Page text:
Comic book industry reacts to shooting
Posted July 20, 2012
The comic-book community, a normally peaceful group with like-minded folks from creators to readers, is reeling today with the news of the movie-theater tragedy in Aurora, Colo.
At a midnight screening of The Dark Knight Rises Thursday night near Denver, a gunman clad in a gas mask and body armor opened fire into a crowd of theatergoers, killing 12 and injuring at least 59. The suspect has been identified as James Holmes, 24.
The highly anticipated film, the final installment in a trilogy involving the Batman superhero character, premiered at midnight screenings in 3,825 theaters and opens wider today.
According to NYPD Commissioner Ray Kelly, who has increased police presence at New York City screenings and has been in touch with Colorado authorities, Holmes told Aurora police that he "was the Joker" — referring to the Batman villain from comic books and the late Heath Ledger's character from the previous movie in the trilogy, The Dark Knight. (Kelly also said Holmes had dyed his hair red, although Joker has green hair in the comics and movie.)
But Batman isn't to blame for the incident, says comic-book writer and novelist Brad Meltzer (Justice League of America), "and anyone who says that to me is a little bit insane.
"We can't possibly say this could be more tragic, but I do think that there's some twisted irony in the fact that it's a movie of someone who so many people look up to and a movie that celebrates someone who can stop this kind of violence."
Jim Lee, a co-publisher at DC Comics and former Batman artist, tweeted to fans this afternoon: "Just shocked & saddened today-my thoughts & prayers go out to the victims' families & friends & everyone affected by this terrible tragedy."
Although comics and superhero movies have for decades told stories with villains perpetrating criminal acts, real-life violence has stayed mostly out of the culture of comics and geeks. At San Diego Comic-Con in July 2010, a man was arrested for assaulting another fan with a ballpoint pen in an exhibition hall.
Gerry Gladston, co-owner and chairman of marketing at New York City's Midtown Comics, calls the Aurora killings "quite a shock and tragedy," but he agrees that comics didn't cause this tragedy. "I would worry a lot more about gun control than influence by comics and other pop culture and media.
"I think it's a senseless tragedy conducted by a psycho who took advantage of the mass popularity of this public event," he adds. "He clearly wanted to make a big splash and he picked the biggest public spectacle he could find, and this week it happens to be The Dark Knight Rises."
There are some chilling parallels in the comics to what happened in Colorado, beginning with Batman's own origin: The senseless murder of his parents after leaving a movie theater is the first impetus for Bruce Wayne to put on the cape and cowl later in life.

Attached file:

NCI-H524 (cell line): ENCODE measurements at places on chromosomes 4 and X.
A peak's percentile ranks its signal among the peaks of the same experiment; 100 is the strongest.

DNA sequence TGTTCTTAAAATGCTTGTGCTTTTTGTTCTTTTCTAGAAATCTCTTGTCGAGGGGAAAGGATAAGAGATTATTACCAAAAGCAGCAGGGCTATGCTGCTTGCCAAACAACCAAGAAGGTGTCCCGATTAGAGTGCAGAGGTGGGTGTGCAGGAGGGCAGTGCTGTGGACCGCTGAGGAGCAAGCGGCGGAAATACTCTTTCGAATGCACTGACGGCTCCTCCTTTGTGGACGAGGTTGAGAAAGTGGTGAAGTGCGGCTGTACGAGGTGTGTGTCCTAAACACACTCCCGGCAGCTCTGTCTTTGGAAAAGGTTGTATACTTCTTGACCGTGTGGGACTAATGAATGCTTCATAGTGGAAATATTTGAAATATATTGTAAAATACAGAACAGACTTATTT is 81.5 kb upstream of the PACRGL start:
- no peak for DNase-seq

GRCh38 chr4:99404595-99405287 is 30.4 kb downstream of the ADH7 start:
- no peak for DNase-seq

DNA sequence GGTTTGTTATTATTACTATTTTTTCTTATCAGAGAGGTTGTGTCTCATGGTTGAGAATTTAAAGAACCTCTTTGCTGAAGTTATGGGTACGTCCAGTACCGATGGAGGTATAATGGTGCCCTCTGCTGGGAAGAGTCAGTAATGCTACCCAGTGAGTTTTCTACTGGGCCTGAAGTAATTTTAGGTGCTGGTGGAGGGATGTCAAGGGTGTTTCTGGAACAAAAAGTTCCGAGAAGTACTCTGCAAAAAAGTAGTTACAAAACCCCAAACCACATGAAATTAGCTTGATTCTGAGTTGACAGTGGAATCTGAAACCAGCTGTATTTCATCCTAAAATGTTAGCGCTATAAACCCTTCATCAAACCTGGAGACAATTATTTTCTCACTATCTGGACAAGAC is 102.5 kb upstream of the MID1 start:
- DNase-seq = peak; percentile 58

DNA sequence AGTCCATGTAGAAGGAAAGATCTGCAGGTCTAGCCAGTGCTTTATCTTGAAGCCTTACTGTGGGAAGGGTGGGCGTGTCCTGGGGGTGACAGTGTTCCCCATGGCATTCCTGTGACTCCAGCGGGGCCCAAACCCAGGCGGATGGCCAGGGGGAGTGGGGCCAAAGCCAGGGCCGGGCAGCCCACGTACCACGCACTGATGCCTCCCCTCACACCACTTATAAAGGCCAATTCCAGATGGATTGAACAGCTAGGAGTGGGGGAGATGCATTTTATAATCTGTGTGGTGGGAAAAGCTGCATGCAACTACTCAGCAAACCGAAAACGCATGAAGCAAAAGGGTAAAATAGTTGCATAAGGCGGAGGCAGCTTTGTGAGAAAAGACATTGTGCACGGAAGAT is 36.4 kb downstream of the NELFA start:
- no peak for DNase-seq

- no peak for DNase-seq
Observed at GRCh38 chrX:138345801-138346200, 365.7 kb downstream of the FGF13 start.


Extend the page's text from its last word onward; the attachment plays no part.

And in a 1986 issue of Frank Miller's seminal The Dark Knight Returns series, there is a Batman-inspired massacre at a porn theater by a lone gunman.
"Life imitates art an awful lot in our world, and sometimes we can draw comparisons to things that are very tragic," says Jonah Weiland of the website ComicBookResources.com. "Anybody drawing assumptions between the actions of this man and things they've read in a comic book or a movie is just plain wrong.
"If you really look at who Batman is and what he stands for, he doesn't stand for what this guy did."
Meltzer says that is part of what disturbs so many people about this incident — that it indirectly involved a beloved superhero.
The writer attended a midnight screening of The Dark Knight Rises Thursday night in Florida, and when asked to speak, he told the crowd that he'll never be able to lift a car like Superman but everybody can be Batman, someone who helps others in the world.
"That is the mass appeal always of the character. It's not just Batman but what's inside him and the idea that we can all see and understand what it's like to have loss and see harm and want to do good," Meltzer says.
"So when you have it happen in the shadow of that, the knife just twists a little bit deeper for us all as a community."
After hearing the news on Friday, the very next thing Meltzer read was comics creators e-mailing back and forth trying to figure out what they could do to help.
"I love that," Meltzer says. "That is the best part of the story, and the only good I can find is how this will absolutely remind us of the work of so many ordinary heroes who rush in to help these victims."
And anything that can bring the community together, Weiland says, "is one tiny bright spot on a very, very dark day."
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